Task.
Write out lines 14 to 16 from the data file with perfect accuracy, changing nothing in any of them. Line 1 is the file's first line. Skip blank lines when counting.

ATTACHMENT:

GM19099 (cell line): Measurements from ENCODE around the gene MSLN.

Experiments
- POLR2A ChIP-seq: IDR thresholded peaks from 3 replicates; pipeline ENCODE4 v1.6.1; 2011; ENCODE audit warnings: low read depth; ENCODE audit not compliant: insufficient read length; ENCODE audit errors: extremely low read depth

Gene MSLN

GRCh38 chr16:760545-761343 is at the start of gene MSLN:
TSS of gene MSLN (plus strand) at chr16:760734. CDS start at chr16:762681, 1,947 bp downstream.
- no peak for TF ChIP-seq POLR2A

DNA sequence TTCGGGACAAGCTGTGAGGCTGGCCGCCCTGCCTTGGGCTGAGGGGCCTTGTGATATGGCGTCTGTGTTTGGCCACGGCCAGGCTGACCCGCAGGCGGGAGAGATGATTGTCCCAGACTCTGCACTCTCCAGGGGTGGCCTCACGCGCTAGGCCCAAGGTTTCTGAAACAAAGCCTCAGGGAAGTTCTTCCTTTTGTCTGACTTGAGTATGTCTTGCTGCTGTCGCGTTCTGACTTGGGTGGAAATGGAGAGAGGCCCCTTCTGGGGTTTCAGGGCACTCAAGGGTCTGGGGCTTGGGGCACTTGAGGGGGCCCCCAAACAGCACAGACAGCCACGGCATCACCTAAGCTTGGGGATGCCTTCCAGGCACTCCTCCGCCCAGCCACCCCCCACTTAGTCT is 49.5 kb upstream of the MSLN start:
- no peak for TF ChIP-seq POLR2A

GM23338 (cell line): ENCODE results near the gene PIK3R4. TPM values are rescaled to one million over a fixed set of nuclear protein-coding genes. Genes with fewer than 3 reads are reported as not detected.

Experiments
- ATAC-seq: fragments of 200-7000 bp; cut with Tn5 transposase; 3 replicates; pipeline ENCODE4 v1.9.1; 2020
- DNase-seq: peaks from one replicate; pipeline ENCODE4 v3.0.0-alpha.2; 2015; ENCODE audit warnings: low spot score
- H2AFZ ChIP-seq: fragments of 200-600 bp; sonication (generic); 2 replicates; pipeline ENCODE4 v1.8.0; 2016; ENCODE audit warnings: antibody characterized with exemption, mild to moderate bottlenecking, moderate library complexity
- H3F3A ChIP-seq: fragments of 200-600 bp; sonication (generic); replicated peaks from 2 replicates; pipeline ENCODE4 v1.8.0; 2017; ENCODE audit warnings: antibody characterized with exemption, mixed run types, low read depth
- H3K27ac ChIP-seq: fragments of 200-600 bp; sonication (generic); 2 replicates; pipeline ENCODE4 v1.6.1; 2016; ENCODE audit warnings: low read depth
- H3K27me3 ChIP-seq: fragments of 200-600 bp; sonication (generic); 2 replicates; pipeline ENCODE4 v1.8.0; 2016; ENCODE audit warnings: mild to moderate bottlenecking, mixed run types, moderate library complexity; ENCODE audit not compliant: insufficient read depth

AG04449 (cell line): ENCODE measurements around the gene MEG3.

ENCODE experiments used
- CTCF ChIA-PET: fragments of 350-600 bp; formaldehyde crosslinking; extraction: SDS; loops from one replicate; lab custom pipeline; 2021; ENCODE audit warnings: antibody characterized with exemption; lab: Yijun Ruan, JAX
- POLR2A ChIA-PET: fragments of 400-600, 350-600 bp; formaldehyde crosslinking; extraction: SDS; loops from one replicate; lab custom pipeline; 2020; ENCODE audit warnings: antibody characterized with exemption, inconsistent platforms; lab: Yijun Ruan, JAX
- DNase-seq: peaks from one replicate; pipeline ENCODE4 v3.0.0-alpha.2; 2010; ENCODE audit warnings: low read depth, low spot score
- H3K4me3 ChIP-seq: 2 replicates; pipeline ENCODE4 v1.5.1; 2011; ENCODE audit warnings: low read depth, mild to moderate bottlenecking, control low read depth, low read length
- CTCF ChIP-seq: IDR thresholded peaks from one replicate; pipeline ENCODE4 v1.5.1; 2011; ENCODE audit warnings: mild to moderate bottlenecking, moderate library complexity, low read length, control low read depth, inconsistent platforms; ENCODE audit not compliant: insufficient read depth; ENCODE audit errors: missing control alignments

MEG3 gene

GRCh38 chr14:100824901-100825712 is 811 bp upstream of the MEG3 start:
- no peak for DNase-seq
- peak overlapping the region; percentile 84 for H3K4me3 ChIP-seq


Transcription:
- H2AFZ ChIP-seq: fragments of 200-600 bp; sonication (generic); 2 replicates; pipeline ENCODE4 v1.8.0; 2016; ENCODE audit warnings: antibody characterized with exemption, mild to moderate bottlenecking, moderate library complexity
- H3F3A ChIP-seq: fragments of 200-600 bp; sonication (generic); replicated peaks from 2 replicates; pipeline ENCODE4 v1.8.0; 2017; ENCODE audit warnings: antibody characterized with exemption, mixed run types, low read depth
- H3K27ac ChIP-seq: fragments of 200-600 bp; sonication (generic); 2 replicates; pipeline ENCODE4 v1.6.1; 2016; ENCODE audit warnings: low read depth